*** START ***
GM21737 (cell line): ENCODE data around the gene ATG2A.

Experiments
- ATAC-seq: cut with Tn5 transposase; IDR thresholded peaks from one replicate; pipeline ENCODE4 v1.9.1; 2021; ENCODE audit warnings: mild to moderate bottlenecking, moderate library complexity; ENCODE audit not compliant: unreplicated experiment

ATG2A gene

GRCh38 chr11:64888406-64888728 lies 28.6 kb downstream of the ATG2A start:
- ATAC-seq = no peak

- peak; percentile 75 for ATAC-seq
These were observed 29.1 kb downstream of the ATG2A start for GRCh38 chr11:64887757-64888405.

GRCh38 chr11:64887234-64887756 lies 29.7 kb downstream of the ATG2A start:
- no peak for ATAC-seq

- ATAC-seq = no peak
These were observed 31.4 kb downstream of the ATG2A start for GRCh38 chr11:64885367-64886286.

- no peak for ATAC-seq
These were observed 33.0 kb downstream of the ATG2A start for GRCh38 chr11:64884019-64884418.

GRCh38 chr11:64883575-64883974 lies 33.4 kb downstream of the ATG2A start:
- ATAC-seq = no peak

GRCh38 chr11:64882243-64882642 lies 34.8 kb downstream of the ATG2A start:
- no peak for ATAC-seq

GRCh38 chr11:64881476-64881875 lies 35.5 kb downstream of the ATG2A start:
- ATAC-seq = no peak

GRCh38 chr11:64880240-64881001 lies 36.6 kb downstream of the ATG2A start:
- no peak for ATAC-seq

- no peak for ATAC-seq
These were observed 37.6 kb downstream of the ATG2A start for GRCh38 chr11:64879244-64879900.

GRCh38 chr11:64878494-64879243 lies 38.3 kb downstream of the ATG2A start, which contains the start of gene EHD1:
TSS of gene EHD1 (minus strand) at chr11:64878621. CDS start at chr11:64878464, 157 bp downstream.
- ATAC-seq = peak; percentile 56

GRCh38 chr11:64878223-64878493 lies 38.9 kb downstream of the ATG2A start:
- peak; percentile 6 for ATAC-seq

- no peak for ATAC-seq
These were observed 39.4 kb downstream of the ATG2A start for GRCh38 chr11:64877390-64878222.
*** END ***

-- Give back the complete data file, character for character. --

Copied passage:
GM21737 (cell line): ENCODE data around the gene ATG2A.

Experiments
- ATAC-seq: cut with Tn5 transposase; IDR thresholded peaks from one replicate; pipeline ENCODE4 v1.9.1; 2021; ENCODE audit warnings: mild to moderate bottlenecking, moderate library complexity; ENCODE audit not compliant: unreplicated experiment

ATG2A gene

GRCh38 chr11:64888406-64888728 lies 28.6 kb downstream of the ATG2A start:
- ATAC-seq = no peak

- peak; percentile 75 for ATAC-seq
These were observed 29.1 kb downstream of the ATG2A start for GRCh38 chr11:64887757-64888405.

GRCh38 chr11:64887234-64887756 lies 29.7 kb downstream of the ATG2A start:
- no peak for ATAC-seq

- ATAC-seq = no peak
These were observed 31.4 kb downstream of the ATG2A start for GRCh38 chr11:64885367-64886286.

- no peak for ATAC-seq
These were observed 33.0 kb downstream of the ATG2A start for GRCh38 chr11:64884019-64884418.

GRCh38 chr11:64883575-64883974 lies 33.4 kb downstream of the ATG2A start:
- ATAC-seq = no peak

GRCh38 chr11:64882243-64882642 lies 34.8 kb downstream of the ATG2A start:
- no peak for ATAC-seq

GRCh38 chr11:64881476-64881875 lies 35.5 kb downstream of the ATG2A start:
- ATAC-seq = no peak

GRCh38 chr11:64880240-64881001 lies 36.6 kb downstream of the ATG2A start:
- no peak for ATAC-seq

- no peak for ATAC-seq
These were observed 37.6 kb downstream of the ATG2A start for GRCh38 chr11:64879244-64879900.

GRCh38 chr11:64878494-64879243 lies 38.3 kb downstream of the ATG2A start, which contains the start of gene EHD1:
TSS of gene EHD1 (minus strand) at chr11:64878621. CDS start at chr11:64878464, 157 bp downstream.
- ATAC-seq = peak; percentile 56

GRCh38 chr11:64878223-64878493 lies 38.9 kb downstream of the ATG2A start:
- peak; percentile 6 for ATAC-seq

- no peak for ATAC-seq
These were observed 39.4 kb downstream of the ATG2A start for GRCh38 chr11:64877390-64878222.